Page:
Saturday, November 22, 2014

Japan field trip: all the gardens, all the time - from Peggy

Peggy had trouble emailing photos from her iPad, but once she figured it out, we get to see the collection of the gardens our guides visited.  I'm posting just one photo from each garden, not to break the blogger, but I hope that when Peggy gets back she puts all her photos on a flickr account, and I will link to it from here. THANKS PEGGY!!! aleks

The Sentō Imperial Palace (仙洞御所 Sentō-gosho?) 22 acres  is a large garden in Kyoto, Japan, formerly the grounds of a palace for retired emperors (Emperor Daijō). [...] Sento Imperial Palace was completed in 1630 for Emperor Go-Mizunoo's retirement, along with the corresponding Ōmiya Palace for the Empress Dowager Nyoin. Both palaces were repeatedly destroyed by fire and reconstructed until a blaze in 1854, after which the Sento palace was never rebuilt. More here....

Our guides in Sento Gosho Imperial Garden - 11/19/14


The Shugaku-in Imperial Villa (修学院離宮 Shugaku-in Rikyū?), or Shugaku-in Detached Palace, is a set of gardens and outbuildings (mostly tea-houses) in the hills of the eastern suburbs of Kyoto, Japan (separate from the Kyoto Imperial Palace). It is one of Japan's most important large-scale cultural treasures; its gardens are one of the great masterpieces of Japanese gardening. More here...

Shugaku-in Imperial Garden. Upper garden of 3 with pond a fabulous Shakkei - 11/19/14

The Katsura Imperial Villa (桂離宮 Katsura Rikyū?), or Katsura Detached Palace, is a villa with associated gardens and outbuildings in the western suburbs of Kyoto, Japan (in Nishikyō-ku, separate from the Kyoto Imperial Palace). It is one of Japan's most important large-scale cultural treasures.

Its gardens are a masterpiece of Japanese gardening, and the buildings are even more important, one of the greatest achievements of Japanese architecture. The palace includes a shoin ("drawing room"), tea houses, and a strolling garden. It provides an invaluable window into the villas of princes of the Edo period. More here...

Katsura Imperial Garden - Recognize the rocky peninsula? 11/22/14

Tenryū-ji (天龍寺?)—more formally known as Tenryū Shiseizen-ji (天龍資聖禅寺?)—is the head temple of the Tenryū branch of Rinzai Zen Buddhism, located in Susukinobaba-chō, Ukyō Ward, Kyoto, Japan. The temple was founded by Ashikaga Takauji in 1339, primarily to venerate Gautama Buddha, and its first chief priest was Musō Soseki. Construction was completed in 1345. As a temple related to both the Ashikaga family and Emperor Go-Daigo, the temple is held in high esteem, and is ranked number one among Kyoto's so-called Five Mountains.  More here...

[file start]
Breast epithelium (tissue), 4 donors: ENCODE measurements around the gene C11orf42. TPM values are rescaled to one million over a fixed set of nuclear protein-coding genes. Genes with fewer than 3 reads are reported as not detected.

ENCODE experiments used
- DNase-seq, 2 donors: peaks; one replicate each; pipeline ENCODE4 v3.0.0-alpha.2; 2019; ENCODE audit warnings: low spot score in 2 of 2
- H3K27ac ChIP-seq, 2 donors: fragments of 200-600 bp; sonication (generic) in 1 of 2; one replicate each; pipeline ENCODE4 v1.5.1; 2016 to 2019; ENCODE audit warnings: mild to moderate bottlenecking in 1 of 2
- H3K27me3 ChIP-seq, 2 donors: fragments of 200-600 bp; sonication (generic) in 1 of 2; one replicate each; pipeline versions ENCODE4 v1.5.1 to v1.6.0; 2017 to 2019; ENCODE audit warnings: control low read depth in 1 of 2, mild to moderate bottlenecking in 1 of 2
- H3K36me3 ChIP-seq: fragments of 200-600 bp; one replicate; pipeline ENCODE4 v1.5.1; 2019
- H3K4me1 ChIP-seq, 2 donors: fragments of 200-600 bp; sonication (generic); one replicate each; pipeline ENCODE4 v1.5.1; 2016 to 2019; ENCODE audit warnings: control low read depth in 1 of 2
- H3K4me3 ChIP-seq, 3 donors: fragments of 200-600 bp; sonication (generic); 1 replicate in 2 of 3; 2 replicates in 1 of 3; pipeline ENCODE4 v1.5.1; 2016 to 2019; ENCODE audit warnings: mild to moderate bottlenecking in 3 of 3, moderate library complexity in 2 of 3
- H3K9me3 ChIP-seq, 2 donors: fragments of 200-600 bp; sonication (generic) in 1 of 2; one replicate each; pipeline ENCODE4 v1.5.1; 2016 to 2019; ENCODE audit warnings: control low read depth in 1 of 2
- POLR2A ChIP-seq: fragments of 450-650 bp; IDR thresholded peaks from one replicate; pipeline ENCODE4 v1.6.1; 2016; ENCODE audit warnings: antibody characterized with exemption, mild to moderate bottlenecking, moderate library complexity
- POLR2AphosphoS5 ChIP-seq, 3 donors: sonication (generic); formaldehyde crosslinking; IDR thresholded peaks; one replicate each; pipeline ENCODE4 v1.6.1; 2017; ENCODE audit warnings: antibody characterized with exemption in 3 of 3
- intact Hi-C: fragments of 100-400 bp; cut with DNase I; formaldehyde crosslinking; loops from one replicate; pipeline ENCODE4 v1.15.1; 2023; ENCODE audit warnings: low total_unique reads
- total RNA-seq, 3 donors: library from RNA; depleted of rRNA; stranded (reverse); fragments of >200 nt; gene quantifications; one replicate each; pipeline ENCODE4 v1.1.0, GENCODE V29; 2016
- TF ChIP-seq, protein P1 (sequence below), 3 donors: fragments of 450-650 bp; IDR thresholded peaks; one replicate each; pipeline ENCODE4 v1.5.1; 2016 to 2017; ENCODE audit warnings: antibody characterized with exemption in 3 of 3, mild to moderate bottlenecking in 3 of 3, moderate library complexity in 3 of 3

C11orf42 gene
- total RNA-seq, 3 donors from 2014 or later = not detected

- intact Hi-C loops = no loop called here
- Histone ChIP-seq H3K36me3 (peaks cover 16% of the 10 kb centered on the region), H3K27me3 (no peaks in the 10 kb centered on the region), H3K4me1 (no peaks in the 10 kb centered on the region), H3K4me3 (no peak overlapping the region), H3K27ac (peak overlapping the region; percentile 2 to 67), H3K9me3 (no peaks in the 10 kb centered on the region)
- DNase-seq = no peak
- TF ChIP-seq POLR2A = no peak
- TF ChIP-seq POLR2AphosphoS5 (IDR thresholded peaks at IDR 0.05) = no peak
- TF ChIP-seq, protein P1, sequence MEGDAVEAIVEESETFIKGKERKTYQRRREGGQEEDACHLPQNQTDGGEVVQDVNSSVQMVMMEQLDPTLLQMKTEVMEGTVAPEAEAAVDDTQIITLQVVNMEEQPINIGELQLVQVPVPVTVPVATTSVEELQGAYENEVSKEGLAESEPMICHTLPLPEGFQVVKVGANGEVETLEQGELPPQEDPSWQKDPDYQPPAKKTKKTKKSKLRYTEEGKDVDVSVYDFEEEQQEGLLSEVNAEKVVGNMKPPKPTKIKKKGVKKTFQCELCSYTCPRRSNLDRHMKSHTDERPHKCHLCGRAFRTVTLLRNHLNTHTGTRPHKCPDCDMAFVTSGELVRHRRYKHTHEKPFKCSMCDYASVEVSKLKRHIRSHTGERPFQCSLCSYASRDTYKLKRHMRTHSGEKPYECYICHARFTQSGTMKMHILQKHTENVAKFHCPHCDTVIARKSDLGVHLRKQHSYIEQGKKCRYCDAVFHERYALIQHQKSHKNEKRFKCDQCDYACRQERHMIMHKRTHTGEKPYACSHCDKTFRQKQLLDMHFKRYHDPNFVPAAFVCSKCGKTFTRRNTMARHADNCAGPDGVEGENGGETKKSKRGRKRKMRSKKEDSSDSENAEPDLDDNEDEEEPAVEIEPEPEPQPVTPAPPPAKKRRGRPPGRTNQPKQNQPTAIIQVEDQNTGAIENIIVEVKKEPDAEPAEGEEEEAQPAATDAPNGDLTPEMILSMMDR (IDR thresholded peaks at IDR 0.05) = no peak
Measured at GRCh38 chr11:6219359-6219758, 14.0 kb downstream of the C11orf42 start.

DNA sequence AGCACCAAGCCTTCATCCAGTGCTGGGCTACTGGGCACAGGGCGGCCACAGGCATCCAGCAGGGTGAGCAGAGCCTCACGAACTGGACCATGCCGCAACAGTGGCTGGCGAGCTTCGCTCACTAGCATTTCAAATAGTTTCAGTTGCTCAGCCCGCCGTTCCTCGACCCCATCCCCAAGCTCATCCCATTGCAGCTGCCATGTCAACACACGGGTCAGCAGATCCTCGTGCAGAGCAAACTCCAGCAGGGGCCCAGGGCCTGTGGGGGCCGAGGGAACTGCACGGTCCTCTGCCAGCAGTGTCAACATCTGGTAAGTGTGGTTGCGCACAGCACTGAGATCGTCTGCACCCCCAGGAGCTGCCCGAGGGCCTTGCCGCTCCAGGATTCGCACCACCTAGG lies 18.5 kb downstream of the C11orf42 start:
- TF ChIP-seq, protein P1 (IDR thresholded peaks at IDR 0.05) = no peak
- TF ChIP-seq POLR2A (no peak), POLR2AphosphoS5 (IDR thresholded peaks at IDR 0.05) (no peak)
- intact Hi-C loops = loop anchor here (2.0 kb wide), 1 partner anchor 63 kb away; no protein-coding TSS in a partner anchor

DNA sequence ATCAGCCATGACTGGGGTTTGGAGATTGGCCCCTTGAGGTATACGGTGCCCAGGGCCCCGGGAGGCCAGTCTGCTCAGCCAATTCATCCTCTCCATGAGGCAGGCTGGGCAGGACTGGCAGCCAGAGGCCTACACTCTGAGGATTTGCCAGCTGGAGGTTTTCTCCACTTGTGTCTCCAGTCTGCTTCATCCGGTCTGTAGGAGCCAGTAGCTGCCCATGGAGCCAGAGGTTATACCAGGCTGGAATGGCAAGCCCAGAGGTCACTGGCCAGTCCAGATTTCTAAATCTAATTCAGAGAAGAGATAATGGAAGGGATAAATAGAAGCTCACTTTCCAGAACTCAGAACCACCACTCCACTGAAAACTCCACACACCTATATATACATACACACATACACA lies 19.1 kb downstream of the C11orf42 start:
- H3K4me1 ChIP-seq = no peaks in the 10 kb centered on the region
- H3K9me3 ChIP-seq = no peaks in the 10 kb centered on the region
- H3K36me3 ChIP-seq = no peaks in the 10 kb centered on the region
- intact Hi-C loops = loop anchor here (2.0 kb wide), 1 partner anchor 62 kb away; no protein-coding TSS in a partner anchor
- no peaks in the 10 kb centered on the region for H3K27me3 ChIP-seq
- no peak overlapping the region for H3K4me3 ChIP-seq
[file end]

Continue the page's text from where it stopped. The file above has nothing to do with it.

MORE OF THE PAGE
Tenryu-ji: with hundreds of others to see the fall colors - 11/22/14

Ginkaku-ji (銀閣寺?, lit. "Temple of the Silver Pavilion"), officially named Jishō-ji (慈照寺?, lit. "Temple of Shining Mercy"), is a Zen temple in the Sakyo ward of Kyoto, Japan. It is one of the constructions that represent the Higashiyama Culture of Muromachi period.   Ashikaga Yoshimasa initiated plans for creating a retirement villa and gardens as early as 1460;[1] and after his death, Yoshimasa would arrange for this property to become a Zen temple. More here...

Ginkaku-ji - 11/22/14

Byōdō-in (平等院?) is a Buddhist temple in the city of Uji in Kyoto Prefecture, Japan.[1] It is jointly a temple of the Jōdo-shū (Pure Land) and Tendai-shū sects.  This temple was originally built in 998 in the Heian period as a rural villa of high ranking courtier Minamoto no Shigenobu, Minister of the Left. The property was purchased from Minamoto no Shigenobu's wife after he died by Fujiwara no Michinaga, one of the most powerful members of the Fujiwara clan. The villa was made into a Buddhist temple by Fujiwara no Yorimichi in 1052.  More here...

Byodo-in; Steve & Peggy joined several hundred at Byodo-in today (11/22) to see the Phoenix Temple with only a handful of non-Japanese in the mix.  It was 70 degrees and a gorgeous day!


No comments:

Post a Comment